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Biophys J. 2018 Jun 5;114(11):2691-2702. doi: 10.1016/j.bpj.2018.04.030.

Temperature-Dependent Estimation of Gibbs Energies Using an Updated Group-Contribution Method.

Author information

1
Department of Bioengineering, University of California San Diego, La Jolla, California.
2
Department of Bioengineering, University of California San Diego, La Jolla, California. Electronic address: dczielin@ucsd.edu.

Abstract

Reaction-equilibrium constants determine the metabolite concentrations necessary to drive flux through metabolic pathways. Group-contribution methods offer a way to estimate reaction-equilibrium constants at wide coverage across the metabolic network. Here, we present an updated group-contribution method with 1) additional curated thermodynamic data used in fitting and 2) capabilities to calculate equilibrium constants as a function of temperature. We first collected and curated aqueous thermodynamic data, including reaction-equilibrium constants, enthalpies of reaction, Gibbs free energies of formation, enthalpies of formation, entropy changes of formation of compounds, and proton- and metal-ion-binding constants. Next, we formulated the calculation of equilibrium constants as a function of temperature and calculated the standard entropy change of formation (ΔfS) using a model based on molecular properties. The median absolute error in estimating ΔfS was 0.013 kJ/K/mol. We also estimated magnesium binding constants for 618 compounds using a linear regression model validated against measured data. We demonstrate the improved performance of the current method (8.17 kJ/mol in median absolute residual) over the current state-of-the-art method (11.47 kJ/mol) in estimating the 185 new reactions added in this work. The efforts here fill in gaps for thermodynamic calculations under various conditions, specifically different temperatures and metal-ion concentrations. These, to our knowledge, new capabilities empower the study of thermodynamic driving forces underlying the metabolic function of organisms living under diverse conditions.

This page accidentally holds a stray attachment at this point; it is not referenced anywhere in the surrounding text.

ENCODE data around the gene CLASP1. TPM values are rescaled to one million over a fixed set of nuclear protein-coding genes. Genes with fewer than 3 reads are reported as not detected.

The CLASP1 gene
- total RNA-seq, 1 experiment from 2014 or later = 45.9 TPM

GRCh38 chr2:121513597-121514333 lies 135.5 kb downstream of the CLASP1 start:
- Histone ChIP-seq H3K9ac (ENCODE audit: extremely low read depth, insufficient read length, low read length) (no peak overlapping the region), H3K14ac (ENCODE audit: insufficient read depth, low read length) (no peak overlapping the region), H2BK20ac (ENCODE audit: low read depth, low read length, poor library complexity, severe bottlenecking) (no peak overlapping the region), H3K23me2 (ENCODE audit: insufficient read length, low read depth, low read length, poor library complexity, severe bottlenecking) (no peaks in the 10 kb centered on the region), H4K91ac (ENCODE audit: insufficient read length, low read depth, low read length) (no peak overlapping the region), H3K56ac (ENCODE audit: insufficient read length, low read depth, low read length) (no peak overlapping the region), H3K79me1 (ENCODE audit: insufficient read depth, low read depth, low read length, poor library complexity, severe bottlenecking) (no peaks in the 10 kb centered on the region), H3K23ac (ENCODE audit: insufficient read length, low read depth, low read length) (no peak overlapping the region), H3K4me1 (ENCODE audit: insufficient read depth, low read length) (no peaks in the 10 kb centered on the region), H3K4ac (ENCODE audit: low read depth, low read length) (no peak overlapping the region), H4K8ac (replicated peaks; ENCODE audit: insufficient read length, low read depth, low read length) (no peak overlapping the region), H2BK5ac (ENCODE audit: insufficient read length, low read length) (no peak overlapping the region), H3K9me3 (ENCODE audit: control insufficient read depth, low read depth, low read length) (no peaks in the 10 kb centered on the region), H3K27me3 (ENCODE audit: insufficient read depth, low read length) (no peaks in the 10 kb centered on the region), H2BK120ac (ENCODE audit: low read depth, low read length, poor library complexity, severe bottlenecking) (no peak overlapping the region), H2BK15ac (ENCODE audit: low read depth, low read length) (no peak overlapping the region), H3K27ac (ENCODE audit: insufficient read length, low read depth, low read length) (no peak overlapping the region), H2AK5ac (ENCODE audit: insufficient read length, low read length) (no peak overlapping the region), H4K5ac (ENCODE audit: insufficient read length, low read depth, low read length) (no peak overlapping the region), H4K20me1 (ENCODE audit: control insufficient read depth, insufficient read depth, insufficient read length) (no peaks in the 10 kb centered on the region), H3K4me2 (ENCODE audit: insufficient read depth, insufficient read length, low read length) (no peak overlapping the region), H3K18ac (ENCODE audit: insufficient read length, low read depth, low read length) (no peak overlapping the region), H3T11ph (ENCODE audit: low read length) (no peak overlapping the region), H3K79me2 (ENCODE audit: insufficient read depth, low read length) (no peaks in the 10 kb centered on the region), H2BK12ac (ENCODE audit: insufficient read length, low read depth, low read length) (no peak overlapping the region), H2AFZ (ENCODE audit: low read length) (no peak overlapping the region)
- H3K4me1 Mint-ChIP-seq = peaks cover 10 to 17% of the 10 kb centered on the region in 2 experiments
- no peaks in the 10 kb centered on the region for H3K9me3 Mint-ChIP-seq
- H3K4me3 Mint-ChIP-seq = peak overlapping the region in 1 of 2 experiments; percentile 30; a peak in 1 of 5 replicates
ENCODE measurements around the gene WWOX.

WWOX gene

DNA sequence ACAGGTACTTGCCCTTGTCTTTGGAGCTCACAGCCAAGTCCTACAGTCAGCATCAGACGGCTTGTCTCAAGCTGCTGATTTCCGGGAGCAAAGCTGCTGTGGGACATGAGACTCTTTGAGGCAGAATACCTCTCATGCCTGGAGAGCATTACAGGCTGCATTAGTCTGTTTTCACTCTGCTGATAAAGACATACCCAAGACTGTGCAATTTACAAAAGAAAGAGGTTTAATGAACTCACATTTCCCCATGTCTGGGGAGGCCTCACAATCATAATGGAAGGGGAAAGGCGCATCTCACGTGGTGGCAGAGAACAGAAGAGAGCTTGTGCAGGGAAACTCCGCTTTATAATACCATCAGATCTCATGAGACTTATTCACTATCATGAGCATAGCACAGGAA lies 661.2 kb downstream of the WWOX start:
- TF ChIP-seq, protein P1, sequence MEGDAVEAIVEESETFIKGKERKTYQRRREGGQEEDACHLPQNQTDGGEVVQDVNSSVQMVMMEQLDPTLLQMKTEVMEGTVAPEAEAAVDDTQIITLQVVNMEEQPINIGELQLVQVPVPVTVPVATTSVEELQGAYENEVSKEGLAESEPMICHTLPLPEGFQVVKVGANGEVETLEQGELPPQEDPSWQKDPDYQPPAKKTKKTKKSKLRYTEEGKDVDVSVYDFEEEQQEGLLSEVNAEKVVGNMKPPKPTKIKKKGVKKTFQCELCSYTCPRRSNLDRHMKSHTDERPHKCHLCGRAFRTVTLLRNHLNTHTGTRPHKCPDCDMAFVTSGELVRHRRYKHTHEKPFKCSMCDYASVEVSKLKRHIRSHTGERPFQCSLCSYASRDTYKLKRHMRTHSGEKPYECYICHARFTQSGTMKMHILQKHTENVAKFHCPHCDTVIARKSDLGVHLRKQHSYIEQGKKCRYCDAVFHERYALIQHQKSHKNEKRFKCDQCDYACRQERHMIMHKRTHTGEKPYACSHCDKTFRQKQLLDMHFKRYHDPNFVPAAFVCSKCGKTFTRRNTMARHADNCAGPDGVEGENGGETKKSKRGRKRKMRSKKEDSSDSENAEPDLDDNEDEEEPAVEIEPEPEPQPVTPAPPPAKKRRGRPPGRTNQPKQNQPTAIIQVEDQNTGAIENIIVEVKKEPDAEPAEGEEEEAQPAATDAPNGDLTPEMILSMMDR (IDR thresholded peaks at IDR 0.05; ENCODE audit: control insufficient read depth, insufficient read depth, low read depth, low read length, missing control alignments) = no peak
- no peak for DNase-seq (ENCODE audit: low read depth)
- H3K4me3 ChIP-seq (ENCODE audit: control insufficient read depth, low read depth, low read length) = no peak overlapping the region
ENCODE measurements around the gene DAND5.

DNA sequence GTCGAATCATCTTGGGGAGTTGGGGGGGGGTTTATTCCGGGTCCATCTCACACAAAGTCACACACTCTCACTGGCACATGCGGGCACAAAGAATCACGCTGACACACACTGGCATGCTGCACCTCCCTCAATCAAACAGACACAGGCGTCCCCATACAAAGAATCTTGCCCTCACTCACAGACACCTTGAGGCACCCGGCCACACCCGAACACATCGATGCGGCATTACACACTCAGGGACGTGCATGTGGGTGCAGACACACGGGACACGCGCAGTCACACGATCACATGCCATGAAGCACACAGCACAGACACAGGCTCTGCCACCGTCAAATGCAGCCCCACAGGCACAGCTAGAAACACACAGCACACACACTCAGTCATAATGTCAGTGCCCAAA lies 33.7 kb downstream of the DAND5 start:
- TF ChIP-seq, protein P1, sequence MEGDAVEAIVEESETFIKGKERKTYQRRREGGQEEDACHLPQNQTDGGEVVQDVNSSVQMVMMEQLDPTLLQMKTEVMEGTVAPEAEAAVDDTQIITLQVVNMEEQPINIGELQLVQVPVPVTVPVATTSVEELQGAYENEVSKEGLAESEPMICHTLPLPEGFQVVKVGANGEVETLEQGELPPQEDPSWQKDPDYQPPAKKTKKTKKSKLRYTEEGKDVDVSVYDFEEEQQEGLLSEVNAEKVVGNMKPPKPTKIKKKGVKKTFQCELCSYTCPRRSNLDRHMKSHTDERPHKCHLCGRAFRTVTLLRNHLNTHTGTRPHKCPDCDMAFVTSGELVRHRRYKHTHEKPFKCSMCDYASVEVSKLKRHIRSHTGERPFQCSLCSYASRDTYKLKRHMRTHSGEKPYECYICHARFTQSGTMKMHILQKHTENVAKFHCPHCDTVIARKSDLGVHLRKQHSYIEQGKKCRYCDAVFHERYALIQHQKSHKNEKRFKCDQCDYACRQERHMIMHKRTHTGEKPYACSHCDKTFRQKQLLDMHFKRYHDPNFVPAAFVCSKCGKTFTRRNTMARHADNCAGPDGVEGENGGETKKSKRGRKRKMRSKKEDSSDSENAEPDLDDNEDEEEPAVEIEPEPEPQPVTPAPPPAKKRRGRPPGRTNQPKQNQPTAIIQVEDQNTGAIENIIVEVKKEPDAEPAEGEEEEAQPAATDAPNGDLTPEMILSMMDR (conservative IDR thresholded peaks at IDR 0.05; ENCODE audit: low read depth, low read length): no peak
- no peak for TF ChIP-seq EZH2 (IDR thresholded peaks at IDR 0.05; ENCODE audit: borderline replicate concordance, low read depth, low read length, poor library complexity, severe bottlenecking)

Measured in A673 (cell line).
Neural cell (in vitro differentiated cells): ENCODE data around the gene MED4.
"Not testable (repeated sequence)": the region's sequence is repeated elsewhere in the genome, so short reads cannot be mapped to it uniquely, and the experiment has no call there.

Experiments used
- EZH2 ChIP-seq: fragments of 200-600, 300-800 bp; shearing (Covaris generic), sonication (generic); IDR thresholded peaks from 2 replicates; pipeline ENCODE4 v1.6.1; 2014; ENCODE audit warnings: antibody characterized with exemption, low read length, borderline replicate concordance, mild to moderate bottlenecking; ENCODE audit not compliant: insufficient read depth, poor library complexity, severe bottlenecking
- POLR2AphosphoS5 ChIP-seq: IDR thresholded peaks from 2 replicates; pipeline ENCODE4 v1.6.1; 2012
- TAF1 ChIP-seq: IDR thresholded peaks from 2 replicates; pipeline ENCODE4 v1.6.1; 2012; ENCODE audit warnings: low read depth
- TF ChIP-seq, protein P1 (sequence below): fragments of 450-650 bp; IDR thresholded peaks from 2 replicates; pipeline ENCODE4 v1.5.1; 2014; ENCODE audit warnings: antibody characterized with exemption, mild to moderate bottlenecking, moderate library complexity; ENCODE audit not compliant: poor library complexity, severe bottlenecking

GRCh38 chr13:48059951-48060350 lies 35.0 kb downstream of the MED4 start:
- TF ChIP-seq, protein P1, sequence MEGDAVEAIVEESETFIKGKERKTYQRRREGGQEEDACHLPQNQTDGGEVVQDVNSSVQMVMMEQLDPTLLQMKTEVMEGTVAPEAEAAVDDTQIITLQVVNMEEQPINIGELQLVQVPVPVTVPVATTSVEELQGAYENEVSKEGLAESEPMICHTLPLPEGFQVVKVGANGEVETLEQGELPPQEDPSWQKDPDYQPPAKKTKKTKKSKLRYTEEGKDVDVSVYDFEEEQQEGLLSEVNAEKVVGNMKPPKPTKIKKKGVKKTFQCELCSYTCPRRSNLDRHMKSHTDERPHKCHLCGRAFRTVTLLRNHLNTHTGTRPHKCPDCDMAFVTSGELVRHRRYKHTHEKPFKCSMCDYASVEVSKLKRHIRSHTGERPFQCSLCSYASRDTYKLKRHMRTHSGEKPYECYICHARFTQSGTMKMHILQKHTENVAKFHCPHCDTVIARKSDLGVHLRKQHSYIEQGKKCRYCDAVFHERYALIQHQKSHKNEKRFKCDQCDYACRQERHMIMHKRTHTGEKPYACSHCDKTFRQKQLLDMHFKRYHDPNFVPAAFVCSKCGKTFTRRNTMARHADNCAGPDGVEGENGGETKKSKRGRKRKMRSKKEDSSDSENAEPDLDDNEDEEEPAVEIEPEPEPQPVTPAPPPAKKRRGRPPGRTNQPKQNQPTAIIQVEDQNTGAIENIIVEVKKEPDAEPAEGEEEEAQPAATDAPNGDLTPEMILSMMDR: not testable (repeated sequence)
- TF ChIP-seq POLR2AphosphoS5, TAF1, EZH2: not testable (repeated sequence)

PMID:
29874618
PMCID:
PMC6129446
[Available on 2019-06-05]
DOI:
10.1016/j.bpj.2018.04.030

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